While much has been made of the opposition to bringing ROTC back to Stanford’s campus, especially in recent weeks, the movement to bring ROTC back, or at least to support the ROTC ballot question, has certainly not been as loud. Monday morning and afternoon, Stanford undergraduate and Marine Corps veteran Sebastain Gould was in White Plaza encouraging students to vote “Yes” on the ROTC ballot question, which asks students if they want to see ROTC return to Stanford’s campus.
During the day, Gould distributed an open letter, entitled ‘Do NOT Abstain, Vote on ROTC’, asking students to “support your fellow students who have made the decision to dedicate their lives to public service, and put themselves in harm’s way.” In the letter, Gould discusses his background and reasons for campaigning to bring ROTC back to campus:
“I left Stanford after my freshman year to join the Marine Corps, in an attempt to understand the sacrifices that veterans of all wards have undergone. Now that I am back at Stanford, I hope to share my experience with others. This would be greatly facilitated by the existence of ROTC on campus; it would provide a community center for the military-connected students at our University, and a focal point for military related questions and discussion.”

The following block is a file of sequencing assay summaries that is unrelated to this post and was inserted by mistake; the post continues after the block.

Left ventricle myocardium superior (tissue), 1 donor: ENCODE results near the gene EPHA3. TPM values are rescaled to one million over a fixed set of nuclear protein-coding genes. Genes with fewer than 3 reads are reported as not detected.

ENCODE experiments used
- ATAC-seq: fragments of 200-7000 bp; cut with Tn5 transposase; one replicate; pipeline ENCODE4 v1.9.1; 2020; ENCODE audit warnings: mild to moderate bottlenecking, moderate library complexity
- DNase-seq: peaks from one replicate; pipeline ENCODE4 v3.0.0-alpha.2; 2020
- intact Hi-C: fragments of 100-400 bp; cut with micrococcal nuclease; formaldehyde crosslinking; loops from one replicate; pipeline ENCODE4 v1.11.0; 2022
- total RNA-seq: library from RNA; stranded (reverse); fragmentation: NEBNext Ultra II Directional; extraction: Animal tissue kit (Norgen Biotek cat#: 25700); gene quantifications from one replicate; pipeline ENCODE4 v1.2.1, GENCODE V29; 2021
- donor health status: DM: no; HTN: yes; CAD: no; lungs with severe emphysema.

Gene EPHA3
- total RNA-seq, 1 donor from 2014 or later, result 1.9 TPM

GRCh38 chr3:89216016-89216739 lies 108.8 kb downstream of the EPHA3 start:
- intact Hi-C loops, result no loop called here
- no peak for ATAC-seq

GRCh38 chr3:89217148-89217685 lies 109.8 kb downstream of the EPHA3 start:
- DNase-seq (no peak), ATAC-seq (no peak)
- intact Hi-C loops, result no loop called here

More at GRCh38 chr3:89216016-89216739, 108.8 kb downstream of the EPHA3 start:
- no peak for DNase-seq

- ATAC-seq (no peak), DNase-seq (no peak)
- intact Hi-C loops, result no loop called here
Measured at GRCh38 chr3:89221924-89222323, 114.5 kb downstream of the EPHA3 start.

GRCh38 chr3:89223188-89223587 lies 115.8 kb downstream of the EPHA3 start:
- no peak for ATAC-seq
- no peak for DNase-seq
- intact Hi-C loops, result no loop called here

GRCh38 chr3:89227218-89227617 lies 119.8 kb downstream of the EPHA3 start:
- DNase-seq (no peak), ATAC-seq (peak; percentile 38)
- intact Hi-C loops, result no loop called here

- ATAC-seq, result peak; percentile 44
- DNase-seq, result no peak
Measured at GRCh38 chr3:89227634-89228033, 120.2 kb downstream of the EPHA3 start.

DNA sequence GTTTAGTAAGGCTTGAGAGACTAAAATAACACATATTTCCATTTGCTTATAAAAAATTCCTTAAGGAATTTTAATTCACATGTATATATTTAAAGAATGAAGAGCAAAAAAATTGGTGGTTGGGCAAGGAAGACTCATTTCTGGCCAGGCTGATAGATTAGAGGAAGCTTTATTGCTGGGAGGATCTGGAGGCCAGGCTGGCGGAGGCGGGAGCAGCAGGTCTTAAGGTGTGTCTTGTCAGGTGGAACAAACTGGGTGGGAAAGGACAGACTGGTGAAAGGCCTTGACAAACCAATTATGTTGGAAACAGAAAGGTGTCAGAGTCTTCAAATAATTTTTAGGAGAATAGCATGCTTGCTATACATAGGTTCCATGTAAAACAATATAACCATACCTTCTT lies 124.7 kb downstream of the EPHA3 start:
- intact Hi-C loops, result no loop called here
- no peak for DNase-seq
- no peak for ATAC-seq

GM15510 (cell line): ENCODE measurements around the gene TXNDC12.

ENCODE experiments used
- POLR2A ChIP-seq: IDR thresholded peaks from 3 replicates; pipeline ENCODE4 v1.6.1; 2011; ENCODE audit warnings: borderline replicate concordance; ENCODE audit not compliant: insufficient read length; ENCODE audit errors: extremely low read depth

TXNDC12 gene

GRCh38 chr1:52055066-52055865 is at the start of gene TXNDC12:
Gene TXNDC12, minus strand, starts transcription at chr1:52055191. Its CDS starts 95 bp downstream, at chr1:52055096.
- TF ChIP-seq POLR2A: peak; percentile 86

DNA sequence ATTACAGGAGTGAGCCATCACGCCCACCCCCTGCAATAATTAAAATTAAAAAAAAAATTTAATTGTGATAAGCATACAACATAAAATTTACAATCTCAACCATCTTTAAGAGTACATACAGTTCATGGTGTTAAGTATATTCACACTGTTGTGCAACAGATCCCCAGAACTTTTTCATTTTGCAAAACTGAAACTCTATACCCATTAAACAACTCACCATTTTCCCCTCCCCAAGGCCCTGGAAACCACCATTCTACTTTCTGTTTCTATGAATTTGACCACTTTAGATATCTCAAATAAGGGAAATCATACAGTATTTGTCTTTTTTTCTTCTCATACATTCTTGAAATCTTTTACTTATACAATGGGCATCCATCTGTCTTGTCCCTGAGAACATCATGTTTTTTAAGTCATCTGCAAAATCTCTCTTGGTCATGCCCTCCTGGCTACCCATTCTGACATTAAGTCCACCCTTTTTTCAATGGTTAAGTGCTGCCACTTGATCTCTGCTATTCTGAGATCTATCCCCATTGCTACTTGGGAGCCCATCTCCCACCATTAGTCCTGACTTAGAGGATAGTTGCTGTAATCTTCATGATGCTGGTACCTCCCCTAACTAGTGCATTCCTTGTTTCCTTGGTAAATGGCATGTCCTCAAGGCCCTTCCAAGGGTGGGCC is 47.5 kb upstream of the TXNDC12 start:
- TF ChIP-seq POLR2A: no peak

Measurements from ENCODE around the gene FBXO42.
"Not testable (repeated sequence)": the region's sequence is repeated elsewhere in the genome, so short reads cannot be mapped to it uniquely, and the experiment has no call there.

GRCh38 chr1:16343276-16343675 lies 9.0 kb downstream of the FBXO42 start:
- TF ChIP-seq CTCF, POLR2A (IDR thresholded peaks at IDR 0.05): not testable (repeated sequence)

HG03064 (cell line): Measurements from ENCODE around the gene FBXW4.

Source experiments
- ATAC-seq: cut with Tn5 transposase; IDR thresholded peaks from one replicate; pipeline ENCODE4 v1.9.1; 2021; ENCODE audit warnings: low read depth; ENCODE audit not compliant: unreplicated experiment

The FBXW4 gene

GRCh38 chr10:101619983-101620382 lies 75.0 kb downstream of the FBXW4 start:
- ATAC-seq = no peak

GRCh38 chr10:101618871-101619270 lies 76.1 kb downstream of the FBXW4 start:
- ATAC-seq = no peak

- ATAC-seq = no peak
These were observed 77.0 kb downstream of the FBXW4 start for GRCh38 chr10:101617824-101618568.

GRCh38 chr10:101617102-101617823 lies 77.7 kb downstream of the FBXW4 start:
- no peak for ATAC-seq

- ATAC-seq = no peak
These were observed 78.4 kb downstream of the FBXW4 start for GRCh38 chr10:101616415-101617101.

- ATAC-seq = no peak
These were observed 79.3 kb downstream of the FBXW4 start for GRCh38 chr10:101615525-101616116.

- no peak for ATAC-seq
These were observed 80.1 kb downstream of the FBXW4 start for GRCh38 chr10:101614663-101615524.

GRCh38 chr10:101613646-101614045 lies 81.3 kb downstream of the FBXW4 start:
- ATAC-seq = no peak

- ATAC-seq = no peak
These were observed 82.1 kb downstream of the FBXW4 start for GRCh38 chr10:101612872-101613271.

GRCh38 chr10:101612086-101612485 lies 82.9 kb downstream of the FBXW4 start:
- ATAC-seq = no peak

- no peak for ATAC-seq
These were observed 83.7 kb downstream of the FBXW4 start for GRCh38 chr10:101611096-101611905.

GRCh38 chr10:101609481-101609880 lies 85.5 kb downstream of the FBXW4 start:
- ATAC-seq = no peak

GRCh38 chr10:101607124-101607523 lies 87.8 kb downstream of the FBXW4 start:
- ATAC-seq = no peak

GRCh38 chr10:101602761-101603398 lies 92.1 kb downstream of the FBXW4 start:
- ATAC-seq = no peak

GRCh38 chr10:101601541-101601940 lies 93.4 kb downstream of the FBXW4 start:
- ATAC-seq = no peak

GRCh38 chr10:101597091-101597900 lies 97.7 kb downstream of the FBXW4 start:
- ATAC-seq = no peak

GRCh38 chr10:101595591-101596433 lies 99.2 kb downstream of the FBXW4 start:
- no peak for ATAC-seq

The letter is a counterpoint to the Campaign to Abstain, a student movement to encourage voters to abstain from voting on the ROTC ballot question in protest. The Campaign to Abstain argues that students should abstain from voting “…because this is an issue of civil rights…ROTC explicitly excludes individuals who they deem to be transgender or disabled under the Uniform Code of Military Justice.”
In response to loud opposition to ROTC’s return from the Campaign to Abstain, SSQL and other student groups, Gould remarked in his letter, “…please do not let special interest groups silence your opinion…democracy needs participation. The referendum was created to gauge student opinion, and there is currently a campaign to steal your vote.”
Monday morning, Gould put up pro-ROTC flyers around campus. By early afternoon, he claims, they had been ripped and vandalized:
Regarding the vandalism of the fliers, Gould remarked: “I’ve talked a little bit with people and I’m not sure how I feel. If this is socially acceptable, then I guess it’s not a big deal. I don’t think I’d ever feel comfortable doing this to others’ fliers, though.”